CT- Deter wrong doing, preserve law SNAP says
For immediate release: Sept. 18, 2014
Statement by Jim Hackett, Connecticut co-leader of SNAP, the Survivors Network of those Abused by Priests (203-710-0968, SNAPct@cotse.net)
Deterrence. That's what I want to stress: current Connecticut law deters wrongdoing. That's why current Connecticut law should be preserved.
The message our current law sends is this: “Don't try to hide child sex crimes. With our smart and just statute of limitations, you won't succeed in keeping it under wraps long enough to escape detection. So when abuse reports surface, act promptly and responsibly and protect kids.” That's the message we should keep sending. That's the message Archbishop Blair doesn't want to hear. He wants to go back to the old days when a tight, unfair statute of limitations stopped victims who wanted to show the public, through judicial channels, who the molesters were and who their enablers were.
It's tough for a supervisor to call 911 when he or she suspects an employee is assaulting boys or girls. But in Connecticut, that supervisor knows those boys or girls, even decades later, may file lawsuits. They may prove to the public that trusted authority figures acted improperly. That's a strong disincentive for a supervisor who's tempted to act selfishly. That's a strong prod to a supervisor to act responsibly.
A restrictive statute of limitations will save complicit Catholic officials money. More importantly, it will save complicit Catholic officials' reputations and power and careers. We think this is the real reason Blair wants to overturn Connecticut's statute of limitations. And we think this is terribly dangerous and unwise. We hope he fails and kids win.
(SNAP, the Survivors Network of those Abused by Priests, is the world’s oldest and largest support group for clergy abuse victims. We’ve been around for 25 years and have more than 20,000 members. Despite the word “priest” in our title, we have members who were molested by religious figures of all denominations, including nuns, rabbis, bishops, and Protestant ministers. Our website is SNAPnetwork.org)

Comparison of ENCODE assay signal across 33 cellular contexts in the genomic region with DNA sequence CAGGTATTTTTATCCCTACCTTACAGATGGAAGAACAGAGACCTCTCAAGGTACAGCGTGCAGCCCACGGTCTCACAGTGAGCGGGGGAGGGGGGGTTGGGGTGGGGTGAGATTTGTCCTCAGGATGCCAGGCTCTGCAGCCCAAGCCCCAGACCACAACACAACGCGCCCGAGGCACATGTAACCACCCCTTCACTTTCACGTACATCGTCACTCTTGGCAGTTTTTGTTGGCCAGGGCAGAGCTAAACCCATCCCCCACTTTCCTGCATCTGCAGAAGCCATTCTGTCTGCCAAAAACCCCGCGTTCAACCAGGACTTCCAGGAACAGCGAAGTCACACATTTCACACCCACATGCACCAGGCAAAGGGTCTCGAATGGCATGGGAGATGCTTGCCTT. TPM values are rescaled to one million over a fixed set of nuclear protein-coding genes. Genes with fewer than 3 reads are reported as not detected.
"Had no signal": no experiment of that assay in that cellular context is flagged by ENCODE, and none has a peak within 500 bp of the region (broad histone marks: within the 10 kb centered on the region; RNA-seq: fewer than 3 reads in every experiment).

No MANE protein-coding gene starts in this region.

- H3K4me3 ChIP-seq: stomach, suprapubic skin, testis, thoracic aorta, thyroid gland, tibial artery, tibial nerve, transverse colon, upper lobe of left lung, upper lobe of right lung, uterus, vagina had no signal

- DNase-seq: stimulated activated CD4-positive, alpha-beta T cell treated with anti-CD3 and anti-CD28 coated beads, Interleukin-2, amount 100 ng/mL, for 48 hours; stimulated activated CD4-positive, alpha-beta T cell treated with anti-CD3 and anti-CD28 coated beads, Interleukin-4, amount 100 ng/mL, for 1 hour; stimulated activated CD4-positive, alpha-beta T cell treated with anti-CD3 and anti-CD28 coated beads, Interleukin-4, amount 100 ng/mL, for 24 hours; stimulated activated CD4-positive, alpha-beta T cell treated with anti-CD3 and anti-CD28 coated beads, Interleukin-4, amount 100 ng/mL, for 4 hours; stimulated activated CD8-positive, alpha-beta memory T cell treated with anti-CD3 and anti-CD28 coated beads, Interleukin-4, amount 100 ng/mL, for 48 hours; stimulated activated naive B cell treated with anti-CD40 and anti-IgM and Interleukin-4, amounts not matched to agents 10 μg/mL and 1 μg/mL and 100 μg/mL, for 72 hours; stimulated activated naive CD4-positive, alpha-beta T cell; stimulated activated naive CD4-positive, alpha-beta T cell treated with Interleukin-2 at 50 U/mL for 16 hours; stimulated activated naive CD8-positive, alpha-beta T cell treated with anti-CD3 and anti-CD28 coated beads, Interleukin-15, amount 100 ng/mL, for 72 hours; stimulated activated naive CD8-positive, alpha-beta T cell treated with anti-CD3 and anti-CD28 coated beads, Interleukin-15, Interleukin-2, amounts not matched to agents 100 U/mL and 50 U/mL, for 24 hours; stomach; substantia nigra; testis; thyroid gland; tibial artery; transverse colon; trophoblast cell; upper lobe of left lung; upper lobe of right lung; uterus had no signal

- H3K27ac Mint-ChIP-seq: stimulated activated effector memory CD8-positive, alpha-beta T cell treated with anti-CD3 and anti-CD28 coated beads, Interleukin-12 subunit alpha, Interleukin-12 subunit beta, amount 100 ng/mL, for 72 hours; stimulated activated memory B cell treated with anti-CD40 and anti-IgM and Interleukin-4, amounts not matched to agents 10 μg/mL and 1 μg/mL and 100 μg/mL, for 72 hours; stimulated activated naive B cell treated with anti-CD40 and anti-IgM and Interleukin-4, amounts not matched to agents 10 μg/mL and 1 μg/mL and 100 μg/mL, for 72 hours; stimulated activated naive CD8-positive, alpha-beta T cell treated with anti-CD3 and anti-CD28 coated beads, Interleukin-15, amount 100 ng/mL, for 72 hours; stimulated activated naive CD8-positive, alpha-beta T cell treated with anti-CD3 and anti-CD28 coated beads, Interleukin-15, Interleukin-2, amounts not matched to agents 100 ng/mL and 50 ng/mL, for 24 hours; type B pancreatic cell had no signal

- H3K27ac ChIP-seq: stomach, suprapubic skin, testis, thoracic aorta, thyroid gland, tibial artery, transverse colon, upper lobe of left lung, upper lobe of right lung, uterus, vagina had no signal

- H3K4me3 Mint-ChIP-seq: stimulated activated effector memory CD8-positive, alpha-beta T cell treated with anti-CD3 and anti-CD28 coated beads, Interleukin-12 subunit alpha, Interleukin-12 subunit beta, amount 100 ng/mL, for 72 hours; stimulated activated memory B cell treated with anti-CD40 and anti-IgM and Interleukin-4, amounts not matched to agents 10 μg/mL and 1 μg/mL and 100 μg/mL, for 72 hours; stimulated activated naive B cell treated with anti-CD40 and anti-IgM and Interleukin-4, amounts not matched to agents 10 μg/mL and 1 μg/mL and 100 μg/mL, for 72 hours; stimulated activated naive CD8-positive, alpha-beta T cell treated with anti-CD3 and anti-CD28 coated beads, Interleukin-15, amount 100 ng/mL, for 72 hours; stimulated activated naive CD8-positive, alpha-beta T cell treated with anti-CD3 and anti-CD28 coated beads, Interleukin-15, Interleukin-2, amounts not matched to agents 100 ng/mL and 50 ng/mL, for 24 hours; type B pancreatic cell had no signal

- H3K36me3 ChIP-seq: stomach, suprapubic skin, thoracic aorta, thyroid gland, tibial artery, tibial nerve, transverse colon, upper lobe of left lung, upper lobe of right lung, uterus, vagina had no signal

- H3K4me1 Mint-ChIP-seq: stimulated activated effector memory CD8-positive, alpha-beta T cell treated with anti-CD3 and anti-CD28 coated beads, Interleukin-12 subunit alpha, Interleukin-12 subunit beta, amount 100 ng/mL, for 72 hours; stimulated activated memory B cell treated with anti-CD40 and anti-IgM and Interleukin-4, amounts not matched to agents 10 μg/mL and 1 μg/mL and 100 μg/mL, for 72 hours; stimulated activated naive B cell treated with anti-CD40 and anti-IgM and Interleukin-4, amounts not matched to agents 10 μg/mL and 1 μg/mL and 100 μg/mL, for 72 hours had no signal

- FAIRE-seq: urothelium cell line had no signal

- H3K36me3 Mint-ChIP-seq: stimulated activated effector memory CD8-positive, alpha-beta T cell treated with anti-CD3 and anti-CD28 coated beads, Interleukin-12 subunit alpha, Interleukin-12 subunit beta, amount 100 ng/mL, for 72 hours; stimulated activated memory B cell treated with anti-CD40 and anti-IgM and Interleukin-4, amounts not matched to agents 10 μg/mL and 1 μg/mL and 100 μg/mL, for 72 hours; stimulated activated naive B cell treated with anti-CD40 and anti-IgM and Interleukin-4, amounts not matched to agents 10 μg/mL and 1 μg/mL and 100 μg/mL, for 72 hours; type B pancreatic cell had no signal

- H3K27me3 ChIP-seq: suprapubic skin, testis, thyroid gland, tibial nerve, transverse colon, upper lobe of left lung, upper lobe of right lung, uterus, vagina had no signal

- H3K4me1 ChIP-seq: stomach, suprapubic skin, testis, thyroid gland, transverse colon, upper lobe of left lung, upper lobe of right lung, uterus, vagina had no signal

50 State AG Call for Grand Jury
Any investigation must be:
- independent of and separate from the church
- must have subpoena powers and ability to compel testimony under oath
Anything short of these criteria is a sham and whitewash.
In addition, write letters to the editor, make phone calls to politicians as they can apply pressure to keep them responsive to our demand. We need to make efforts to ensure that they follow up on what the state is doing to investigate these crimes.
The Attorneys General of forty states have inquired about the grand jury process in Pennsylvania. Let's get statewide investigations going in fifty states.
Note to Letter Writers
Use your own words and style of writing. Cut and paste from the templates as you wish. Include your experiences, whether as a survivor or as a member of the community. And relate your letter to the state you were abused in or state now living in.